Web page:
According to US intelligence, Saif al-Adel’s father-in-law, Mustafa Hamid, is the link between al-Qaeda and the Iranian government. In the 1990s, Hamid “reportedly negotiated a secret relationship between Osama Bin Laden and Iran, allowing many al Qaeda members safe transit through Iran to Afghanistan.” The US believes that Hamid negotiated safe relocation to Iran for many high-ranking al-Qaeda members and their families in 2001. The AQ members and their families were restricted and watched by the Revolutionary Guard, but it is believed that some members were able to establish contacts with the al Qaeda network, raising funds and providing assistance unbeknownst to Iranian authorities. In 2009, and again in 2011, the US government added several Iran-based al Qaeda operatives to its list of global terrorists, including Mustafa Hamid, Saif al Adel, and Saad Bin Laden, who was later killed in a drone strike in Pakistan.
In February 2012, the US Treasury Department designated the Iranian Ministry of Intelligence and Security (MOIS) “for its support to terrorist groups.” A press release from Under Secretary for Terrorism and Financial Intelligence David S. Cohen said the designation was due to MOIS support for groups including al Qaeda, al Qaeda in Iraq, Hizballah and HAMAS, believing Iran to be involved in state-sanctioned terrorism. MOIS has provided terrorist operatives with documents, identification cards, passports and “provided money and weapons to al Qaeda in Iraq (AQI)…and negotiated prisoner releases of AQI operatives.” In 2012, Canada also severed diplomatic ties with Iran over the nation’s support for terrorist groups, as well as its nuclear programme.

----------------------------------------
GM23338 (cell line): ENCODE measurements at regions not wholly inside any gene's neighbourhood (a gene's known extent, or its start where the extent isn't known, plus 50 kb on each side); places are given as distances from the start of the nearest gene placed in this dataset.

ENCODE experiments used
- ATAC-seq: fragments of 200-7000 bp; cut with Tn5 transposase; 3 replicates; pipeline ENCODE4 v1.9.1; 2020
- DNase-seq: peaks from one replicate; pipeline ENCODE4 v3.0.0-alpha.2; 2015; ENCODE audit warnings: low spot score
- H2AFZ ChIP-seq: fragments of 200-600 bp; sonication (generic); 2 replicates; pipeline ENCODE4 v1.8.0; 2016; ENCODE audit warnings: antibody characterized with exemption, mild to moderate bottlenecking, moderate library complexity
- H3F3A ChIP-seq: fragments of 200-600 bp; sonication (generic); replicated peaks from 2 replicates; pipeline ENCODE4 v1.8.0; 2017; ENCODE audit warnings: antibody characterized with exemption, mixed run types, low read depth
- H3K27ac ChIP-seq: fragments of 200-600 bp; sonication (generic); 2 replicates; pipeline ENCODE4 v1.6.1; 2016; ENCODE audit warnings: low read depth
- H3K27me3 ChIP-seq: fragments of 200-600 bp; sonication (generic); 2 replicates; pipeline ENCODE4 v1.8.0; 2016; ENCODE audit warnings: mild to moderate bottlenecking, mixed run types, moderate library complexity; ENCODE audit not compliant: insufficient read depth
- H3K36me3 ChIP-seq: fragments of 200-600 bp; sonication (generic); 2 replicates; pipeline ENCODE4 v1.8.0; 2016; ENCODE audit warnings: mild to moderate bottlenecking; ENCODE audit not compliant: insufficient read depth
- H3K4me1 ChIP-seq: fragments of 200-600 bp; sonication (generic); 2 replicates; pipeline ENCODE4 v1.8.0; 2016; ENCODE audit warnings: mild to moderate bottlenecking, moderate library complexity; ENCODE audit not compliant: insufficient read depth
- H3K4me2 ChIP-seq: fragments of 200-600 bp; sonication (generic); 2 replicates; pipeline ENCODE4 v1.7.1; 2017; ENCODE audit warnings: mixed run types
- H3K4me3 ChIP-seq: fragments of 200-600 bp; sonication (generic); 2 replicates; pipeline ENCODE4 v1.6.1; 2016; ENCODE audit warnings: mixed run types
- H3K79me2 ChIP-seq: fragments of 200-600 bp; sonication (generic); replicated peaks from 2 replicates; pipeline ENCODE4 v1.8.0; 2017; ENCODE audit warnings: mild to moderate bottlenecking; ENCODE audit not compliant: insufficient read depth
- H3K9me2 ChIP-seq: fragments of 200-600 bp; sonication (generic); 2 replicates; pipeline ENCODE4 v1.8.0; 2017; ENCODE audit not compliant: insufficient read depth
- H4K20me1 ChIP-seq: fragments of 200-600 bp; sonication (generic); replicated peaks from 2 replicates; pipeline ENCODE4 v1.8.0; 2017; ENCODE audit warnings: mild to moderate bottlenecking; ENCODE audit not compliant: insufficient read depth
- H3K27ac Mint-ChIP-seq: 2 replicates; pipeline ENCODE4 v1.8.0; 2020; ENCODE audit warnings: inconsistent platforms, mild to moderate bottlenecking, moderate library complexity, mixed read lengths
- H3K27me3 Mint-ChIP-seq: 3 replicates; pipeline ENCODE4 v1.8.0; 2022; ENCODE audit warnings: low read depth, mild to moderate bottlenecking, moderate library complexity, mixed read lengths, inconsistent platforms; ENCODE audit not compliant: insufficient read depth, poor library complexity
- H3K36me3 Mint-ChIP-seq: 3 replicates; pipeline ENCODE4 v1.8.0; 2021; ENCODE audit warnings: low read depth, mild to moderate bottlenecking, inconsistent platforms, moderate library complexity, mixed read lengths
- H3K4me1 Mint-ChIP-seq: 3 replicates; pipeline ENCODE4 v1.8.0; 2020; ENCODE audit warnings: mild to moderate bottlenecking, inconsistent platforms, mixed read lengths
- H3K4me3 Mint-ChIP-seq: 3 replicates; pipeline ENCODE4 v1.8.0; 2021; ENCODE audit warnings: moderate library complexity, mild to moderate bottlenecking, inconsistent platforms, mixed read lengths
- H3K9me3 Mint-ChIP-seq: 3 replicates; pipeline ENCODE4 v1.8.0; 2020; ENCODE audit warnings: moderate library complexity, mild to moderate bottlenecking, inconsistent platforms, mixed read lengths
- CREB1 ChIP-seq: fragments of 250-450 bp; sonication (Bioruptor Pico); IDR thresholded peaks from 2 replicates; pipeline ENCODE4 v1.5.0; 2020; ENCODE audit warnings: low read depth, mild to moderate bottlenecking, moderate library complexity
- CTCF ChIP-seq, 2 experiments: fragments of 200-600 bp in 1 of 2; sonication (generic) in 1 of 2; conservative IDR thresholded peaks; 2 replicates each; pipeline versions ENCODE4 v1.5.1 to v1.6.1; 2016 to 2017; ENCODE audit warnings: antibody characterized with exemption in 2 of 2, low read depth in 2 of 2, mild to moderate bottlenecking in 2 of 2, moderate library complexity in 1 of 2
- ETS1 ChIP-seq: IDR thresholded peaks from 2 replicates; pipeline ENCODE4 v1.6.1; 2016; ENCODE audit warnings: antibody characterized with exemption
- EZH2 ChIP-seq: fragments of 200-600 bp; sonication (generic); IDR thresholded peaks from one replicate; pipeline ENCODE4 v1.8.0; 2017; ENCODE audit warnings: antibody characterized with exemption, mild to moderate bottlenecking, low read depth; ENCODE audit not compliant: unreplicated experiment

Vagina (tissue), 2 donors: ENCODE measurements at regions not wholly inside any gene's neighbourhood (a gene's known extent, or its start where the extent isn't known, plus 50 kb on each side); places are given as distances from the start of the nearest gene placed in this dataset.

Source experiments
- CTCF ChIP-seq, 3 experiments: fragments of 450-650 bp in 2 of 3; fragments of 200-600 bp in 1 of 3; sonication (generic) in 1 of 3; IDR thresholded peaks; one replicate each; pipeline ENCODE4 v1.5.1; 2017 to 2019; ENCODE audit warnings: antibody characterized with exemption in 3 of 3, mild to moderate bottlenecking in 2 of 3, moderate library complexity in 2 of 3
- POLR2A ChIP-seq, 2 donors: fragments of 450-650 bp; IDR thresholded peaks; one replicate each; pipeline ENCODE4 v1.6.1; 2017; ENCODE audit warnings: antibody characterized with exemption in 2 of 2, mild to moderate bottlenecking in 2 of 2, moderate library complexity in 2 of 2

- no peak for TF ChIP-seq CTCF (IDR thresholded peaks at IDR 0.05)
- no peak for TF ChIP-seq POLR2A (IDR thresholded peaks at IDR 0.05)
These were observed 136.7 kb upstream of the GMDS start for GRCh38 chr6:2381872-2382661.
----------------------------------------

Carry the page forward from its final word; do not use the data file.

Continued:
Iranian Foreign Minister Ali Akbar Salehi dismissed claims of the Canadian police linking the plotters to al Qaeda in Iran. “If the news that you are announcing is true, this is the most hilarious thing I’ve heard in my 64 year [sic],” Salehi said, calling al Qaeda in Iran as “a new fake issue and a really ridiculous word.” A spokesman for the Iranian Foreign Ministry also commented, “No shred of evidence regarding those who’ve been arrested and stand accused has been provided.”
Bail hearings are yet to be set for the defendants.
Car Bomb Attack on French Embassy in Libya
23 April: A car bomb destroyed nearly half of the French Embassy in Libya, in the first significant attack on a Western target in Tripoli since the ousting of Ghadaffi in 2011. The bombing occurred at around 7 am local time, breaking windows, bursting a main water pipe, and damaging nearly two dozen buildings. Two French guards were injured, one critically, but most employees had not yet arrived.